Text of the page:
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Testimony#6 Lyon, April 28, 2000

Claude is a Protestant. The freedoms of his Evangelical Association are being more and more restricted due to the growing climate of fear of “cults” that is spreading in France today and affecting many religious groups. I represent the CLEF Association [Lyons Evangelization and Training Circle], which is affiliated with the French Evangelical Alliance. This Alliance is part of the Protestant Federation. There are about 5,000 of us in and around Lyon.

As members of a Protestant Evangelical Church in Lyons, we are being gradually subjected to greater and greater restrictions on our fieedorn of speech. In 1982, we were founding members of a radio station in Villeurbanne. The board of directors started telling us: “You must not speak only about Protestants.” Later we were told: “Don’t talk about God too much.” And then, “Stop talking about sin.”  Last year, we were-told to:
“Only play music.” So we played Gospel. Alas! Not all Lyons people understand English! I was happy to translate the words of the songs, which spoke of Jesus and of the forgiveness of all our sins. Then we were wamed not to talk about Jesus and sin again. In 1997, we were kicked off the radio and not allowed to broadcast anymore.

Every year on December 8 and June 21, we have a Gospel event on the Jacobins Square in Lyon. In earlier years, the Department of Events of the town would write or call to ask us what we needed and even offer their help if we were a little late starting preparations. But for the last three years, we’ve been having all sorts of problems: One day we have no electricity. Another time it’s something else. Things are closing in on us.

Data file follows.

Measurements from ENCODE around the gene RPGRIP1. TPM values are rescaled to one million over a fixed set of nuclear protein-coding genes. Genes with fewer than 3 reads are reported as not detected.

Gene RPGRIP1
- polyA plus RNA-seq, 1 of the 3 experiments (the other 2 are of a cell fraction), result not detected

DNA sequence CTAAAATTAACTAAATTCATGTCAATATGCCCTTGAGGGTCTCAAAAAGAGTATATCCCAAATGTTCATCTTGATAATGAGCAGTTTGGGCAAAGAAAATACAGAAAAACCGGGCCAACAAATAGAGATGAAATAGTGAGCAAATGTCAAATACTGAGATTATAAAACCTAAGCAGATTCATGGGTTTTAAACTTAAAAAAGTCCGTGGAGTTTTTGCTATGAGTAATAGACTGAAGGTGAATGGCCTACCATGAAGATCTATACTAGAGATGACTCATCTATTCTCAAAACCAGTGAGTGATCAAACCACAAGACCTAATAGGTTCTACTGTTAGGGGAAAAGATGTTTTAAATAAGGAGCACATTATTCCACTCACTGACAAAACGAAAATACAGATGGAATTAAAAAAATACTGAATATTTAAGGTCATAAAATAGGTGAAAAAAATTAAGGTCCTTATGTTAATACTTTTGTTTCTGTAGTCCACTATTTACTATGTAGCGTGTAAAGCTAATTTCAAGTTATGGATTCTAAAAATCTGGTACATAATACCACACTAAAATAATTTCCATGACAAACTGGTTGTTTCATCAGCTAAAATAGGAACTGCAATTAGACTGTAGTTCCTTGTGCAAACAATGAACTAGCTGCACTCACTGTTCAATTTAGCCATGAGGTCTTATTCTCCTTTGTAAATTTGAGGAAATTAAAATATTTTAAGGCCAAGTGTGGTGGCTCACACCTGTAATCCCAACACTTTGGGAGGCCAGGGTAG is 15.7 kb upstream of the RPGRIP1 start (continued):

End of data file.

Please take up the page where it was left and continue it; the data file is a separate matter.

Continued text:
In 1994, we had a march for Jesus, a joyous march that was a combination of a demonstration and a religious procession. We had prepared the itinerary of this event with the Police Department. Ten days before the march, the Town Hall in Lyons refiised to let us do this event because they wae afraid of “cults.” When we asked them why, they answered, “If we agreed to let you do this, we would have to agree to let others march too….”

What they did not realize was that this event was taking place all over the world, in London, Berlin, and in France in Paris, Strasbourg, Bordeaux, Lyon, and Marseilles. I simply faxed this list to the Town hall in Lyons, telling them : “It is very simple. We are going to alert Amnesty International.“ They immediately called back to say, “You didn’t tmderstand, it was a question of the itinerary! No problem, you can organize your march.”

As a Protestant, I would like to remind anyone reading this that 400 years ago, in 1598, Henri IV signed the Edict of Nantes which promised every French citizen fieedom of religion and of speech. This Edict was revoked under Louis XIV, provoking a repression of Protestants. Today the word “cult” is used to justify intolerance. I would like everybody in France to have fieedom of speech, freedom of religion and the right to think differently.

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Testimony#7 Paris March 3, 2000

Nayah is a wellknown singer. Her career was nearly destroyed.

On March 2, 1999, I was honored to be chosen out of more than 700 candidates to represent France during the Eurovision song contest to be held in Jerusalem. This contest is the European equivalent of the Grammy Awards.

Two days after my nomination, the paper L’Indépendant from Perpignan stated that I belonged to the Raël “cuit.” This story was seized and blown up by the media and in more than 100 newspaper articles and shows, it was described as the “Eurovision scandai” and the general comment was that I did not deserve to represent France.

French anti-cuit groups sent press releases to the media demanding that I be boycotted and official action be taken to prevent me from going to Jerusalem and representing my country in the contest. They even wrote to the Israeli embassy asking them to take the necessary steps to stop me going.